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Comment Re:Look to history (Score 1) 296

If you want to understand the difference between Americans and Russians, compare GPS with GLONASS.

With GPS, each satellite transmits the ephemeris data for all satellites. That way, each receiver can track the satellites, so they know exactly where they are at any time, and also which part of the elliptical orbit they're in, so that they can correct for the fact that satellite is travelling faster at aphelion than perihelion, which affects the atomic clock speed due to relativistic effects.

With GLONASS, each satellite broadcasts X, Y, Z, X', Y', and Z'. That's pretty much it.

The difference between Americans and Russians is that Americans know how to build powerful consumer electronics which can do complex calculations, and Russians know how to inject a satellite into an almost perfectly circular orbit.

Comment Re:Node.js is terrible (Score 1) 133

So you see nothing wrong with blobs of callback after callback with making your own threading and scheduling from scratch?

JavaScript has been accused of many things, but "threading" isn't one of them.

I don't mind blobs of callback in principle. Continuation-passing style doesn't scare me at all (especially in a language like Scheme or Haskell). But I agree with you. The more I used Node.JS, the more I realised I really wanted Erlang.

Comment Re:Fakable, and probably fake (Score 1) 45

I'm not saying that they haven't made real progress in running the algorithms quantum computers are claimed to do so well, I'm just saying there's no proof that any "quantum computing" is actually going on.

Not true. Pretty much everyone who researches quantum computing is now convinced that the D-Wave machine does something that can reasonably called "quantum computation" because it matched a theoretical prediction. To a physicist, that's the best kind of evidence.

It's still not really that useful, of course.

Comment Re:This won't help solving real world problems (Score 4, Interesting) 45

Here's a slightly more neutral answer:

Because D-Wave is a decade ahead of every other competing technology when it comes engineering and systems integration. D-Wave machines do actually work on real-world problems. They do not work as well as carefully-tuned classical approaches, but they do work.

It's possible that the D-Wave approach may be an evolutionary dead-end for quantum computing. Most people who understand the technology and are outside D-Wave (including Google and Lockheed) would probably put the odds at greater than 50% that D-Wave isn't the most promising approach. Nonetheless, we owe it to ourselves as an industry to test it because it's the only one that's here now.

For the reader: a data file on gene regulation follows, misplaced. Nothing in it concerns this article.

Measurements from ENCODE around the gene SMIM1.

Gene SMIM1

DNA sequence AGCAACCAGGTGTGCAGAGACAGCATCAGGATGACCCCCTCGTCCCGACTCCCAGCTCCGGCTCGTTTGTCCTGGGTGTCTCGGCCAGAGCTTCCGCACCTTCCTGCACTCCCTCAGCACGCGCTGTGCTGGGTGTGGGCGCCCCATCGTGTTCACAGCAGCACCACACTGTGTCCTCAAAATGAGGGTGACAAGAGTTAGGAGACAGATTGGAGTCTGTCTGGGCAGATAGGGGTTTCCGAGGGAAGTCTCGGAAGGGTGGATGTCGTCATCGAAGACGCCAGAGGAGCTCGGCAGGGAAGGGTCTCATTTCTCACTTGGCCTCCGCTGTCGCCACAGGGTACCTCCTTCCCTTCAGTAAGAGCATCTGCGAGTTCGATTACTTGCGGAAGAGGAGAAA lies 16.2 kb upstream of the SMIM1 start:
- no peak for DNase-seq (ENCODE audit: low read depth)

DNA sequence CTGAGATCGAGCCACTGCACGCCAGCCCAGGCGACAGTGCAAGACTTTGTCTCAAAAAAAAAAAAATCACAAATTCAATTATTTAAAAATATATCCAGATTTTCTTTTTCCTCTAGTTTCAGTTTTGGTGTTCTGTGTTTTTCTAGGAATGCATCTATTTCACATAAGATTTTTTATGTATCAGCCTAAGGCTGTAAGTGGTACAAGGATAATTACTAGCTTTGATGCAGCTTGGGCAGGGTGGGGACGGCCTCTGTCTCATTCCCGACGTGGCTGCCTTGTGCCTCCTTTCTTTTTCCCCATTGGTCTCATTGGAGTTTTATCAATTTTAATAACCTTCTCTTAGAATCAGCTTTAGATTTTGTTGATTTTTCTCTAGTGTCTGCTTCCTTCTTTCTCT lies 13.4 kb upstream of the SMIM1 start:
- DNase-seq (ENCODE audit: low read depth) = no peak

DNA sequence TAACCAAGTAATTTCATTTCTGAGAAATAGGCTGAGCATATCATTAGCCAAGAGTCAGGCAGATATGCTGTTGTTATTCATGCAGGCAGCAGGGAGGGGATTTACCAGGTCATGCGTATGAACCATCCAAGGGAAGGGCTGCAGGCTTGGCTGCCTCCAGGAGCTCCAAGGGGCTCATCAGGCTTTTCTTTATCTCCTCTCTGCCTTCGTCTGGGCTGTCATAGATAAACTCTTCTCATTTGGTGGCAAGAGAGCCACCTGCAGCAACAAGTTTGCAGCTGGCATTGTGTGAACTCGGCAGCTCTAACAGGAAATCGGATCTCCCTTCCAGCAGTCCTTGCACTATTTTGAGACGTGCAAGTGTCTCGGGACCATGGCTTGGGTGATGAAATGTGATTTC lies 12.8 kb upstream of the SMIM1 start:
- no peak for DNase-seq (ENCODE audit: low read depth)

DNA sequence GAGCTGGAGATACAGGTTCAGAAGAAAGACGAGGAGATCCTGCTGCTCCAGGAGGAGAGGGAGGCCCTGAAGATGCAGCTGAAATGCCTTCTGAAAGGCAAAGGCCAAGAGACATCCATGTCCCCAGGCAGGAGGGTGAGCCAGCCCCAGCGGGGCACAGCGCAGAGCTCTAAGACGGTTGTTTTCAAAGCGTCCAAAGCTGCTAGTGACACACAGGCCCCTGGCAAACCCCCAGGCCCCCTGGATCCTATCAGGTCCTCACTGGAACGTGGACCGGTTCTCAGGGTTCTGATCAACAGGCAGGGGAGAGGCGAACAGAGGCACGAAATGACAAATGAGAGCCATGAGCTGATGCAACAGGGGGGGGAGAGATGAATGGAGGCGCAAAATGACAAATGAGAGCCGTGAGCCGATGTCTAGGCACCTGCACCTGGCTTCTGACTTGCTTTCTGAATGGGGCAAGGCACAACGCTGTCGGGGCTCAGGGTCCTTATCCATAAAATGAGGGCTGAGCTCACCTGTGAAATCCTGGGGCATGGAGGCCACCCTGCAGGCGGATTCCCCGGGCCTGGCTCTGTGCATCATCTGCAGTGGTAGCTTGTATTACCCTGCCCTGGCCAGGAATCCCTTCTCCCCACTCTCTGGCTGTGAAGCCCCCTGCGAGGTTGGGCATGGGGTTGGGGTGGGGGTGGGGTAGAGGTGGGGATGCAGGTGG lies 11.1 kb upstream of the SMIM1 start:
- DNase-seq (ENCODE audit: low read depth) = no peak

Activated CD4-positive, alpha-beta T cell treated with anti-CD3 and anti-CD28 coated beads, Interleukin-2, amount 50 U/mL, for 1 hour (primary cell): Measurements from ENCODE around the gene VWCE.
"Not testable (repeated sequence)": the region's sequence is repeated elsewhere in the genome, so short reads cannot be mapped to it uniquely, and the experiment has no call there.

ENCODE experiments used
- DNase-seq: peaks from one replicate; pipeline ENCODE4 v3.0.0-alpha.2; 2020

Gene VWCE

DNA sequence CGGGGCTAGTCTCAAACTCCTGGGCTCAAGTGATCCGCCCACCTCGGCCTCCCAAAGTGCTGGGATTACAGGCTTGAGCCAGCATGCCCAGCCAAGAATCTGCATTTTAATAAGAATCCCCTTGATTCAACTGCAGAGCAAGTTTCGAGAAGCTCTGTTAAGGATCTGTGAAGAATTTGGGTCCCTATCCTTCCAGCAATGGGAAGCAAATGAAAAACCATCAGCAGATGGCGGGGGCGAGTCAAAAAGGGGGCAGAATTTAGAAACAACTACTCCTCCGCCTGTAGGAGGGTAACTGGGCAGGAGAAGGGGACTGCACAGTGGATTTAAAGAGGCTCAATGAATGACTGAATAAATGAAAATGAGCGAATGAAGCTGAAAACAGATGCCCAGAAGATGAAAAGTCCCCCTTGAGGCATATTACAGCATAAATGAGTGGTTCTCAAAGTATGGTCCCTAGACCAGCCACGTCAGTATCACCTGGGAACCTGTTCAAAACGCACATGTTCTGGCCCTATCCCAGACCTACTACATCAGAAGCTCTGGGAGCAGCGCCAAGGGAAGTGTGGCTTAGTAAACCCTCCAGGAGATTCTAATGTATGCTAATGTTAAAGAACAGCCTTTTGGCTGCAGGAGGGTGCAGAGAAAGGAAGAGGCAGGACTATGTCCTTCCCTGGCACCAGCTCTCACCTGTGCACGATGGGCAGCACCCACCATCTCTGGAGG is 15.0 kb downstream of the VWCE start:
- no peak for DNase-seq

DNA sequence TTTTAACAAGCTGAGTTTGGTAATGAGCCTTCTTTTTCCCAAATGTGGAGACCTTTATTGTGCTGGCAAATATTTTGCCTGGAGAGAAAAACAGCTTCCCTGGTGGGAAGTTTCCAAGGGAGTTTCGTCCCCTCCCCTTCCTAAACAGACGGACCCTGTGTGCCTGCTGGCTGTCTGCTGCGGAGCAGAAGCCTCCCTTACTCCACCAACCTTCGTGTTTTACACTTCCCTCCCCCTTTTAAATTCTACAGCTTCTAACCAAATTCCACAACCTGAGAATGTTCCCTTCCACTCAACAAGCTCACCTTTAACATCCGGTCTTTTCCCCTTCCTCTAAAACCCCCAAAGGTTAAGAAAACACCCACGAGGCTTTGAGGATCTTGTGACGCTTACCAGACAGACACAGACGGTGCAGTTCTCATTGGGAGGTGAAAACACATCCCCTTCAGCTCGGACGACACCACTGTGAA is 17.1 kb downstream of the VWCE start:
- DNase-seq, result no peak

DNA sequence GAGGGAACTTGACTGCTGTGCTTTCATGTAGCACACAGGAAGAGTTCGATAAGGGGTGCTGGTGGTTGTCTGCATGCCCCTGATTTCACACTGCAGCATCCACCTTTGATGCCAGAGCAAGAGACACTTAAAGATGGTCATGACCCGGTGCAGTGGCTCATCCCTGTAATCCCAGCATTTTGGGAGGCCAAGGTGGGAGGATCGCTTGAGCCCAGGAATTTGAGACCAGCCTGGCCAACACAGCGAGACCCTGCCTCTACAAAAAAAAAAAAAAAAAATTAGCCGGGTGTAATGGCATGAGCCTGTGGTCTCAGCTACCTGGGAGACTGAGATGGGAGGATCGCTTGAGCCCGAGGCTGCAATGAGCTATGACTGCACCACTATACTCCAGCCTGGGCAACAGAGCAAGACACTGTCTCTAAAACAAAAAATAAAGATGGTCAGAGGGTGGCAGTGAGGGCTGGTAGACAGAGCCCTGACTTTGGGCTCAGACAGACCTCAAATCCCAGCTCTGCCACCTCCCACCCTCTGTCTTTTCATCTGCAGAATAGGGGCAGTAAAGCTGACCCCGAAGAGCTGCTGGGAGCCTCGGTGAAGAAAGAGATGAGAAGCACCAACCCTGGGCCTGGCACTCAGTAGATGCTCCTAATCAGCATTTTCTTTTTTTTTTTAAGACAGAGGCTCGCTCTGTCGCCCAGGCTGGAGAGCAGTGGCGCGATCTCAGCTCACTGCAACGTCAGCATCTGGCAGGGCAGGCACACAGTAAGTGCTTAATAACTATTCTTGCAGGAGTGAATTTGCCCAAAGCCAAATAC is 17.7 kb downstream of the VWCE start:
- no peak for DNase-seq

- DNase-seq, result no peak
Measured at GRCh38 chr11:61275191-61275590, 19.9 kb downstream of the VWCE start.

Comment Re:Ignorance, mainly. (Score 1) 133

All of OO is a shitty hack.

I know what you're saying, but I dissent ever so slightly. Simula's object model is a shitty hack, and it shows in any language which uses it (C++, Java, C#, Python, etc).

There are a few nice object systems out there. See Smalltalk/Newspeak, O'Caml, Eiffel/Sather, and Haskell's type classes if you want to see what a principled object system looks like.

Comment Re:Ignorance, mainly. (Score 1) 133

Is it a pure delight for the intellect like lisp, or an unbreakable workhorse like Ada?

Pure it is not, but most don't know just how close JavaScript is to Scheme. We joke about:

var f = function() { }

because the syntax is clunky, but the semantics are extremely clean.

I guess this is the thing that most people don't realise: Whatever your first programming language is, there's a bunch of stuff that you have to unlearn when it comes time to use your second. It would be wonderful if everyone started off with Haskell, but until that day comes, JavaScript is one of the best choices for a first language. Compared to 8-bit interpreted BASIC (like many old-schoolers, that's what I started on), PHP, or Python, JavaScript will teach you fewer bad habits. In that sense, it is a very good gateway drug. The transition from JavaScript to Scheme is much less painful than BASIC to C, or Python to anything else.

I hated node.js when my employer forced me to use it. I still hate it. The more I use node.js the more I realise that I really want Erlang to do the kind of jobs that node.js does; if you're going to do event-based programming, at least do it right.

Comment Re:Regressive Leftist? (Score 1) 397

Trump's political positions are mostly a magic 8-ball and it was certainly too early to place him squarely on any political spectrum before the election. He frequently flips his stated positions on a whim.

You, sir or madam, have it exactly right.

Trump is silly putty, taking the shape of whatever container he is in yet fracturing easily with the slightest impact. He is a Rorschach test; you see what you want to see in him. He is a snake oil salesman, saying whatever it will take to make the deal, then laughing at you for believing him.

Comment Re:Wikileaks (Score 2) 211

I am not the above person, and I don't know if it's trolling or just ignorance of the facts.

I don't know which Slashdot you've been reading, but the way I remember it, most people on Slashdot supported the diplomatic cable leak (some objected to the way it was done, because JA was acting like an arse, but few objected to doing it) and don't recall anyone at all complaining when they released the transcript of Clinton's paid talk to Wall Street.

I know it's hard to remember how things were before GamerGate and when the comment section became a game of duelling morons, but it wasn't so long ago that most Slashdotters were generally against government secrecy in a nonpartisan way once upon a time.

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